We originally planned to use a more bulky microphone set up (external recorder + ars Technica microphone), but tested these mics with recording straight into the iPhone and the sound quality was just as excellent. These great little mics weigh almost nothing and utilize something we already planned on taking: our phones.

Rode smartLav+ Lavalier Microphone for iPhone x 2 – weight: 2oz


There’s a lot of truth to the statement “if you tell people that they should be enjoying nature and nothing else, you probably have never gone on a long hike.”

Though we are uncontested nature lovers, after many weekend backpacking trips, we had the idea to listen to audiobooks together while we walked. It was a great use of our time and helped to stave off trail weariness. Though we fully expect to appreciate nature in silence and solitude and all that, we’ll be listening to music, podcasts and audiobooks while we walk some of the time.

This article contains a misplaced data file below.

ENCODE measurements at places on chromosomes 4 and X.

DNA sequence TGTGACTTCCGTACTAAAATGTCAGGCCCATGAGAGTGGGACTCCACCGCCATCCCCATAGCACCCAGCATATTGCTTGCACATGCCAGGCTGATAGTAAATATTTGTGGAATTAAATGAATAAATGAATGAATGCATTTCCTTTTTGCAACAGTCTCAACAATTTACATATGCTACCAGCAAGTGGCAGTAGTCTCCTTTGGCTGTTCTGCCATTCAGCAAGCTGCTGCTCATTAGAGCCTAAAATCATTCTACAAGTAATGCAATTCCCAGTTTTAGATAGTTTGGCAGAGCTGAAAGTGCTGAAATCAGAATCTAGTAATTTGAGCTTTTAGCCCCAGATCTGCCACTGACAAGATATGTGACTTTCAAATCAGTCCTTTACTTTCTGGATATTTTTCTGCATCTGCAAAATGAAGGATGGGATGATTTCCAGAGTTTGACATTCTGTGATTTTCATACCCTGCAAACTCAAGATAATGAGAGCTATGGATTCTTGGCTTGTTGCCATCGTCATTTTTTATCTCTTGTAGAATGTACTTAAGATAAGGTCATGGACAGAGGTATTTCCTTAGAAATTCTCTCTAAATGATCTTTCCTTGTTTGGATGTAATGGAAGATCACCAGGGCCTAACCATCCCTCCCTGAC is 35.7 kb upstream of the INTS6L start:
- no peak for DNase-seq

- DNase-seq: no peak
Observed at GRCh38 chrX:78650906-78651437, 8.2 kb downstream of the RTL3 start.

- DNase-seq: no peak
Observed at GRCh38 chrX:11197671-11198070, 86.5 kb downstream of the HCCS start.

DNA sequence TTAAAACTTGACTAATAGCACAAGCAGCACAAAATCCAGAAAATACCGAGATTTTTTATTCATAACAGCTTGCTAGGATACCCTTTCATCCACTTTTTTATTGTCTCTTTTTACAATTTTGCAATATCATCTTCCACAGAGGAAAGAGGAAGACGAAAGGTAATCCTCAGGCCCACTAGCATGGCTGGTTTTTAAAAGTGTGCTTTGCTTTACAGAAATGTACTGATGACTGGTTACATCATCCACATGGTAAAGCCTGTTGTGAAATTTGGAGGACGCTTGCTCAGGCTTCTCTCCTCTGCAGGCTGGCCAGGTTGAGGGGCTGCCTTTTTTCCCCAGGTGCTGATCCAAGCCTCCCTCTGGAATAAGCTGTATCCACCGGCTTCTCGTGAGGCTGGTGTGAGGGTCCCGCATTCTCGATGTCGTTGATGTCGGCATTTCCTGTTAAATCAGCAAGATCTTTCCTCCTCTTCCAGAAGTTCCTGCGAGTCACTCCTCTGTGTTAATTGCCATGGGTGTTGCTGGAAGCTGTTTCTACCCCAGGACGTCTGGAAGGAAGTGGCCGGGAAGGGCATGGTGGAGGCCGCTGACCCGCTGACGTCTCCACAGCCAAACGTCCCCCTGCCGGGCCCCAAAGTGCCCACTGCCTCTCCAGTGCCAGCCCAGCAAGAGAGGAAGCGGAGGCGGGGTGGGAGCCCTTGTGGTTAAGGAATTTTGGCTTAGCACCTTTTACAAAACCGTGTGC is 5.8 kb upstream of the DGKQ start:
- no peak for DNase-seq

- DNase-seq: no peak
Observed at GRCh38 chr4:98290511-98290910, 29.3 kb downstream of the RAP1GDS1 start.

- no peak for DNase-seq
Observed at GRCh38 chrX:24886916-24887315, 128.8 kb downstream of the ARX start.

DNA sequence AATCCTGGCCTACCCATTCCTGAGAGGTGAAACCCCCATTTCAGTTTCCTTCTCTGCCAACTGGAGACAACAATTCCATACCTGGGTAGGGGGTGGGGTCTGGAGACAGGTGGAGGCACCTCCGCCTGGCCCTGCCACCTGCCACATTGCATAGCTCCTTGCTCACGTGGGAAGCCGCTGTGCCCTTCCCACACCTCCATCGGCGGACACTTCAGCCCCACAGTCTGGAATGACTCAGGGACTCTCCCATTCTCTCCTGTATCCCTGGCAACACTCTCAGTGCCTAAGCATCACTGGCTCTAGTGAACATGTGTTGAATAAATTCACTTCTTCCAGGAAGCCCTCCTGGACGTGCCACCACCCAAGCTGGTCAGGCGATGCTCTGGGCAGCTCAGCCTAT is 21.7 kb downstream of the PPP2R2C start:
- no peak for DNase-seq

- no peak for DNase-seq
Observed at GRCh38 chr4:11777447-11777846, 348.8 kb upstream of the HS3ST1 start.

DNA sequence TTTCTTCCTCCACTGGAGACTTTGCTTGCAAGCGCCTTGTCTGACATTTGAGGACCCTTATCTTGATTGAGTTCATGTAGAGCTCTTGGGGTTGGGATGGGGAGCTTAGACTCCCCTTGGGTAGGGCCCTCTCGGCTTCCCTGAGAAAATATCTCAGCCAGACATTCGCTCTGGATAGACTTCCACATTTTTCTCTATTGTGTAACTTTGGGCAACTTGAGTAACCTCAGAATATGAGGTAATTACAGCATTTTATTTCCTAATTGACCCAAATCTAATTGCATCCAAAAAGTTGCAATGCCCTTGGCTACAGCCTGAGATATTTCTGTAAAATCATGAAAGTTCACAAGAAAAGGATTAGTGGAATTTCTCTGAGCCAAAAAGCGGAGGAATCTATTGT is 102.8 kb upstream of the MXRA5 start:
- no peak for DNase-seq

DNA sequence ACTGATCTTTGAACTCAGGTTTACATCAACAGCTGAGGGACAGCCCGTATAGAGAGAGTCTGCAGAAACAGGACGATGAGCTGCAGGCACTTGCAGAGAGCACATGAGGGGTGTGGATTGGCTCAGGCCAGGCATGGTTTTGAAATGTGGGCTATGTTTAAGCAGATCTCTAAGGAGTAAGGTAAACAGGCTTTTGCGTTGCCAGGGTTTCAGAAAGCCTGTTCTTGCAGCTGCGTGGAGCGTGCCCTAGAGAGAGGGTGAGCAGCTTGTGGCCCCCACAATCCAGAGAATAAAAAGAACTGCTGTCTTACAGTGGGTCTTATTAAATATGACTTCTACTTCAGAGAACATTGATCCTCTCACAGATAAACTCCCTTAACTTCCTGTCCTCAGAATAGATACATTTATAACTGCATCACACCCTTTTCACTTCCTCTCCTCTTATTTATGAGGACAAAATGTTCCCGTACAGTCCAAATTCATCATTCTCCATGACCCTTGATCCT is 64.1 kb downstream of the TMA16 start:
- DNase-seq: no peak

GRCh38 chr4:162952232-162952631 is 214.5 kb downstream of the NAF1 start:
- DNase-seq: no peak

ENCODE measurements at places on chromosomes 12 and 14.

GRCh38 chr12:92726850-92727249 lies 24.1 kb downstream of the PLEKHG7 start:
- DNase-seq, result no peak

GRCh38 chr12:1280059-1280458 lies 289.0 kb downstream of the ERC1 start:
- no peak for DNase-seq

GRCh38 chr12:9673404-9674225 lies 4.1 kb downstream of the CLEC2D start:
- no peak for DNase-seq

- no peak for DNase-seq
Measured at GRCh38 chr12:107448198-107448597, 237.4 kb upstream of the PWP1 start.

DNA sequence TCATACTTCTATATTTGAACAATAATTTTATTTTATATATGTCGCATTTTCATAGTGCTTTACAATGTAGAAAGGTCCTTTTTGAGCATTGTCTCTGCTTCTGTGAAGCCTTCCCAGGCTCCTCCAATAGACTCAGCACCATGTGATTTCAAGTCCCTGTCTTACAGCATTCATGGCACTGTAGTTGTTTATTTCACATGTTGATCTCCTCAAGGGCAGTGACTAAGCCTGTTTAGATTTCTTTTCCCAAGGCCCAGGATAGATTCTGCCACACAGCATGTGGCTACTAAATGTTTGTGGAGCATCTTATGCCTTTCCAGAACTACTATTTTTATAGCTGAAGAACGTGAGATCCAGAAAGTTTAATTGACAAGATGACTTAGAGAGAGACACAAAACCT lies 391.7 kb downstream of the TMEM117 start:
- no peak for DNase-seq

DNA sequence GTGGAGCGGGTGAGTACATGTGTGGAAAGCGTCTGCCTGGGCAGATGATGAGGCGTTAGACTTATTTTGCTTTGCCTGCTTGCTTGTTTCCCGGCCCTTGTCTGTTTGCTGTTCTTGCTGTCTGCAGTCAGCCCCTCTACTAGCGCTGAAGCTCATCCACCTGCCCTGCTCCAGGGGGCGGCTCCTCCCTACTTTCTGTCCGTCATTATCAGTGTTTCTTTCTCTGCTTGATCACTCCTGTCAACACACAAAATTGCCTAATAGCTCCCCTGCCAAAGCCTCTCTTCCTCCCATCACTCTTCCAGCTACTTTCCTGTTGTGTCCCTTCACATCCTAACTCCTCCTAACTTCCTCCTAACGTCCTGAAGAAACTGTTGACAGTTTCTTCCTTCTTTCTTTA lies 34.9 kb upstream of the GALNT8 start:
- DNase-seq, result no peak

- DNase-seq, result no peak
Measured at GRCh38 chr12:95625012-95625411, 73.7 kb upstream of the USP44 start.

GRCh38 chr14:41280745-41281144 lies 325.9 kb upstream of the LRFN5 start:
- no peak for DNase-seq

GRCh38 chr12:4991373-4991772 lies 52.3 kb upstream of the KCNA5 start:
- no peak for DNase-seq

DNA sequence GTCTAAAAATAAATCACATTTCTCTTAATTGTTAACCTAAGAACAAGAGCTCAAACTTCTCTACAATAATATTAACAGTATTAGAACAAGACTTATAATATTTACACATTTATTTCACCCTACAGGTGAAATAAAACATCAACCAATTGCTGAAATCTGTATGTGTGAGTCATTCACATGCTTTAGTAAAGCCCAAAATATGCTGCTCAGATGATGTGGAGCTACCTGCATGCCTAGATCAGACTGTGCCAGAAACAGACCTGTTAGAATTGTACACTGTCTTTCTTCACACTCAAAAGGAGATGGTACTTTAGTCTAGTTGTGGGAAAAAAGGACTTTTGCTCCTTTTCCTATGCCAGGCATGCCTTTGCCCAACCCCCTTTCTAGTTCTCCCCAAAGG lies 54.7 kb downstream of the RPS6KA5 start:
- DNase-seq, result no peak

Sally and I have hiked in the past with the speaker on our phone set to full blast, but in order to hear well you need a clear, windless day and to walk very closely to one another. To solve this problem we’ve acquired a BOOM Swimmer Waterproof Wireless Bluetooth Speaker to pair with our iPhone. We’ve tested this speaker at home and it works great, even in the rain! I’m excited to “read” dozens of books while on this journey.

I shall name him: Swimmy. BOOM Swimmer Waterproof Wireless Bluetooth Speaker
I shall name him: Swimmy. BOOM Swimmer Waterproof Wireless Bluetooth Speaker

Bonus: It looks like a sperm.

BOOM Swimmer Waterproof Wireless Bluetooth Speaker – weight: 7oz


When I told my parents that I was essentially going to go live alone in the woods for 5 months they panicked. In response my mom bought me the DeLorme inReach Explorer Satellite Communicator so that I could message her every night to tell her that I was alive. The Satellite Communicator also sends our location to a map and allows anyone that has access to the map to ping it to see where we are at any given time. We’ve also figured out a way to keep our readers abreast of our progress by linking Google Maps to the feed from the satellite phone, which will be on the site while we are hiking the trail.